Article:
I also do a lot of shopping on the Amazon web site or with my Amazon Echo smart speaker. I do occasionally use the Amazon app, but do not really care for it. Amazon has most everything I need and their customer service for people with disabilities is amazing. A customer service representative can do almost everything for you including finding, describing and placing products in your cart. They cannot, however, checkout or pay for your purchases. The phone number for the customer service for people with disabilities is 888-283-1678.

 

Is This Soup or Nuts?

One task that becomes difficult as our vision changes is identifying products like cans in the cupboard or boxes in the freezer. I use the Seeing AI app from Microsoft for this task. The Products channel will identify products by their bar code and even give you the label information like nutrition and directions. If you are like me and cannot see enough to find the bar code, Microsoft already thought of this and developed an ingenious solution. As you move the product around in view of the rear camera, Seeing AI will start to beep as the bar code comes into view. The faster the beeps, the closer it is to seeing the entire bar code. Before you know it, you will hear the app say “processing” and then it will identify the product.

 

Need a Real Person?

Sometimes you just want a pair of eyes to look at something. I mentioned the Be My Eyes app earlier for color id, but this app is so much more. I have used it to find my hotel room in an unfamiliar hotel, check the temperature on my air conditioner and set my microwave clock. This app is free and very easy to use. When you tap on the “connect to a volunteer” button, you will be connected to a volunteer who will be able to see out the rear camera of your phone. Keep in mind, they are volunteers, not paid professionals. I would not ask them to read my bank statement or credit card number. Also, remember they can see everything the rear camera on your phone catches including that week-old moldy pizza on your coffee table!

 

Need More Help?

If you want to learn more about the apps in this article, Second Sense can help. Our open lab is staffed with a tutor to help you weekday mornings from 9:00 am to 12:00 pm. The open lab is first-come first-serve.  We also have individual, one-on-one sessions with our tutors by appointment.  Just drop by for the open lab or call our front desk at 312-236-8569 to schedule your one-on-one appointment.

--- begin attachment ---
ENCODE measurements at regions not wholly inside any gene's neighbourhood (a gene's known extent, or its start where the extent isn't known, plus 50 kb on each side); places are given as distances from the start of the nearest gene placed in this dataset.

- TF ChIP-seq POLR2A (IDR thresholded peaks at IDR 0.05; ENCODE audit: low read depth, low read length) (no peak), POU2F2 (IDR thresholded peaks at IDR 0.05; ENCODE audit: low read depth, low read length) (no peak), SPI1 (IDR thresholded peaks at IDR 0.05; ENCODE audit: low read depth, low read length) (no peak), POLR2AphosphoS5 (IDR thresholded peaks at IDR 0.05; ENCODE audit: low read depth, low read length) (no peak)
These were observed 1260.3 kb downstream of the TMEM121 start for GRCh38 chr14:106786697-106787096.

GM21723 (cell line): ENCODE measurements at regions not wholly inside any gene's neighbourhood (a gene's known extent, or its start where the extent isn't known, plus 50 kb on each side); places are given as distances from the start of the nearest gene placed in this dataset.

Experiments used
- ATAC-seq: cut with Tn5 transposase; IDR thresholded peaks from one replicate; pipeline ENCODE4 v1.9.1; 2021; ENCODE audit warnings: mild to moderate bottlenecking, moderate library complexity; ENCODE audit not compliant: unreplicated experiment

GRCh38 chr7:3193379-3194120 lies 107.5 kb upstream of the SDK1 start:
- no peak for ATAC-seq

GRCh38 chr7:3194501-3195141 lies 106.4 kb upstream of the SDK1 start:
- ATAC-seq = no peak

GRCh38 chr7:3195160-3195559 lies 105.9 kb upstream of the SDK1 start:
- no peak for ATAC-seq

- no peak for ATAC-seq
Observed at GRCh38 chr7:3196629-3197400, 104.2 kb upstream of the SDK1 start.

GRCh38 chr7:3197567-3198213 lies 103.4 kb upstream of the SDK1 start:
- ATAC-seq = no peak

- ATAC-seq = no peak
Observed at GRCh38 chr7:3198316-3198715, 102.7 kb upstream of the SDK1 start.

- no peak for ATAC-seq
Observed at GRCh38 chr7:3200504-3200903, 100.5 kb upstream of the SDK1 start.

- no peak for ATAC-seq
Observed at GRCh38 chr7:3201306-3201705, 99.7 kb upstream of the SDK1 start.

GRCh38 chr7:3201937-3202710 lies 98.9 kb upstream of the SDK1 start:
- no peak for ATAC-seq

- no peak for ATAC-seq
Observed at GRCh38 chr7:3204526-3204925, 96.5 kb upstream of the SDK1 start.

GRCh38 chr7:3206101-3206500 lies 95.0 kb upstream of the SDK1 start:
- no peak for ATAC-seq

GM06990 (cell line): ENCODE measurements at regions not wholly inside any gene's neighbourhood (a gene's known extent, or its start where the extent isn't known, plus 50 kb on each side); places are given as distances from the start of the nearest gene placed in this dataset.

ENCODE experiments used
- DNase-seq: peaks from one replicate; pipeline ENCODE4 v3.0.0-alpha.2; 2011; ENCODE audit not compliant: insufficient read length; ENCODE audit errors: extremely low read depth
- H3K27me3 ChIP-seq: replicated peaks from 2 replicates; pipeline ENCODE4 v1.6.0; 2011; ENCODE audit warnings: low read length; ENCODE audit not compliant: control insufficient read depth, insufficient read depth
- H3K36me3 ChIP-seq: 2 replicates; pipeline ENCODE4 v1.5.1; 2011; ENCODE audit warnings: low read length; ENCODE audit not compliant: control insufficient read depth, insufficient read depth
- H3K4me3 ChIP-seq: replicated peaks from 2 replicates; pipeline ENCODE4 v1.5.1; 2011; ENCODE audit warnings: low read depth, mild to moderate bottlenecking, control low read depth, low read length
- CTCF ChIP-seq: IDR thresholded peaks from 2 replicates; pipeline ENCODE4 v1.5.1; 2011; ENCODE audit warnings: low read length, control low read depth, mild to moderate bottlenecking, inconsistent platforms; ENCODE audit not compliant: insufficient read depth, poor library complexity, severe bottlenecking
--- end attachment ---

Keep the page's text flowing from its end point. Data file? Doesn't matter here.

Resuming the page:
David is the Manager of Assistive Technology at Second Sense.

4 comments on “Is There an App for That?”

  1. Jake says:

    Thanks David. I’m loving my iPhone and use some of these apps plus more I found on AppleVis. I’ve been meaning to come back down there but have had a rather busy social life. But these phones are awesome.

  2. Pshon Barrett says:

    Hi, This is a very helpful article and I plan to check out some of the recommended apps. What do you recommend for an accessible calendar app? Thank you

  3. Mike Cole says:

    The helpful apps article is quite good; I agree with your selections. One thing I would say is that the description of the ride sharing (UBER and LYFT) process using the phone is misleading; it’s actually not all that simple and at times I have struggled with both apps: once UBER and I got way out of sync when I accidentally requested a very expensive car; a sighted person had to get me out of the problem; I have got stuck, unable to advance to the next screen; that is, it takes some work and learning, we mustn’t over emphasize the easiness of apps, better to tell it straight I think.

  4. Thanks Jake. Do not forget our Apple Exchange group meets the first Thursday of every month from 1:30 to 3:30. Oh, that is today, I have to go.